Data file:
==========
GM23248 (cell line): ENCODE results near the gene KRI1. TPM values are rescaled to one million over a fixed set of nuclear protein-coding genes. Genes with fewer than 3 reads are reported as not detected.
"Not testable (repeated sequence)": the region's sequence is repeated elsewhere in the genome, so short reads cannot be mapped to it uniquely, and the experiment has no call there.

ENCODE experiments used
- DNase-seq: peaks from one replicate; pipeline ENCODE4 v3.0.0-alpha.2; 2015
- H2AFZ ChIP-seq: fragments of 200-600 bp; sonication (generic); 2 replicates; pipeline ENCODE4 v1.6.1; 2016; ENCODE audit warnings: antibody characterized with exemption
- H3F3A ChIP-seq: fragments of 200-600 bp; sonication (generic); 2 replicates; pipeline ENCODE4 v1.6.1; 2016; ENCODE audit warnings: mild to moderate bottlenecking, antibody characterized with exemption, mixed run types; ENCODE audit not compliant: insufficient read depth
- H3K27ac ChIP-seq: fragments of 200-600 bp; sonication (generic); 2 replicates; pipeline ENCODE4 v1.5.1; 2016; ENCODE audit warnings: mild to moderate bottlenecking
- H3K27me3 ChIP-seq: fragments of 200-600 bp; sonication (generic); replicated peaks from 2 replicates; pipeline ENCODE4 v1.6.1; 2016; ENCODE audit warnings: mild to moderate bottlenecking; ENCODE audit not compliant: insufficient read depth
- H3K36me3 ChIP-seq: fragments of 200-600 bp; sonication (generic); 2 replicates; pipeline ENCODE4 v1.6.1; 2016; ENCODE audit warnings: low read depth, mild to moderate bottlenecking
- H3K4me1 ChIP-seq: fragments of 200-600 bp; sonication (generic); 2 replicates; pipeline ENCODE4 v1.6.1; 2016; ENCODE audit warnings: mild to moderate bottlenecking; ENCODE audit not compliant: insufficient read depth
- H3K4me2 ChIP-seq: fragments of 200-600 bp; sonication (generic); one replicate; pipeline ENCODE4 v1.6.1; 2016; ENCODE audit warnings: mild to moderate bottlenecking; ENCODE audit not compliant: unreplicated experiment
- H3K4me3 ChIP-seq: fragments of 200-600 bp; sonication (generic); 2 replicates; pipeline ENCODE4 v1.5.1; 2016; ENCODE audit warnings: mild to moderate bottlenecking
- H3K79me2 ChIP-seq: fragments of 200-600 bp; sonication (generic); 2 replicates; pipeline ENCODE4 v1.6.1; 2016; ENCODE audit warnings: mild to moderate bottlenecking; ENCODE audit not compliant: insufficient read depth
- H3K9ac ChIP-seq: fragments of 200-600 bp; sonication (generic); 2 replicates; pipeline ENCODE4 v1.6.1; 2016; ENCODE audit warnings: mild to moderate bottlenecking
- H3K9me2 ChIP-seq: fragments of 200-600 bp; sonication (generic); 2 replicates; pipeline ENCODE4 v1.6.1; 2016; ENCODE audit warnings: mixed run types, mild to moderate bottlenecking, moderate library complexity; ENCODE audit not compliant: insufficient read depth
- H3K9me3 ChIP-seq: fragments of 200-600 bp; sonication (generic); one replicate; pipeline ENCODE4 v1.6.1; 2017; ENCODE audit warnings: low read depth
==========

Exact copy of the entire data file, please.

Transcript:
GM23248 (cell line): ENCODE results near the gene KRI1. TPM values are rescaled to one million over a fixed set of nuclear protein-coding genes. Genes with fewer than 3 reads are reported as not detected.
"Not testable (repeated sequence)": the region's sequence is repeated elsewhere in the genome, so short reads cannot be mapped to it uniquely, and the experiment has no call there.

ENCODE experiments used
- DNase-seq: peaks from one replicate; pipeline ENCODE4 v3.0.0-alpha.2; 2015
- H2AFZ ChIP-seq: fragments of 200-600 bp; sonication (generic); 2 replicates; pipeline ENCODE4 v1.6.1; 2016; ENCODE audit warnings: antibody characterized with exemption
- H3F3A ChIP-seq: fragments of 200-600 bp; sonication (generic); 2 replicates; pipeline ENCODE4 v1.6.1; 2016; ENCODE audit warnings: mild to moderate bottlenecking, antibody characterized with exemption, mixed run types; ENCODE audit not compliant: insufficient read depth
- H3K27ac ChIP-seq: fragments of 200-600 bp; sonication (generic); 2 replicates; pipeline ENCODE4 v1.5.1; 2016; ENCODE audit warnings: mild to moderate bottlenecking
- H3K27me3 ChIP-seq: fragments of 200-600 bp; sonication (generic); replicated peaks from 2 replicates; pipeline ENCODE4 v1.6.1; 2016; ENCODE audit warnings: mild to moderate bottlenecking; ENCODE audit not compliant: insufficient read depth
- H3K36me3 ChIP-seq: fragments of 200-600 bp; sonication (generic); 2 replicates; pipeline ENCODE4 v1.6.1; 2016; ENCODE audit warnings: low read depth, mild to moderate bottlenecking
- H3K4me1 ChIP-seq: fragments of 200-600 bp; sonication (generic); 2 replicates; pipeline ENCODE4 v1.6.1; 2016; ENCODE audit warnings: mild to moderate bottlenecking; ENCODE audit not compliant: insufficient read depth
- H3K4me2 ChIP-seq: fragments of 200-600 bp; sonication (generic); one replicate; pipeline ENCODE4 v1.6.1; 2016; ENCODE audit warnings: mild to moderate bottlenecking; ENCODE audit not compliant: unreplicated experiment
- H3K4me3 ChIP-seq: fragments of 200-600 bp; sonication (generic); 2 replicates; pipeline ENCODE4 v1.5.1; 2016; ENCODE audit warnings: mild to moderate bottlenecking
- H3K79me2 ChIP-seq: fragments of 200-600 bp; sonication (generic); 2 replicates; pipeline ENCODE4 v1.6.1; 2016; ENCODE audit warnings: mild to moderate bottlenecking; ENCODE audit not compliant: insufficient read depth
- H3K9ac ChIP-seq: fragments of 200-600 bp; sonication (generic); 2 replicates; pipeline ENCODE4 v1.6.1; 2016; ENCODE audit warnings: mild to moderate bottlenecking
- H3K9me2 ChIP-seq: fragments of 200-600 bp; sonication (generic); 2 replicates; pipeline ENCODE4 v1.6.1; 2016; ENCODE audit warnings: mixed run types, mild to moderate bottlenecking, moderate library complexity; ENCODE audit not compliant: insufficient read depth
- H3K9me3 ChIP-seq: fragments of 200-600 bp; sonication (generic); one replicate; pipeline ENCODE4 v1.6.1; 2017; ENCODE audit warnings: low read depth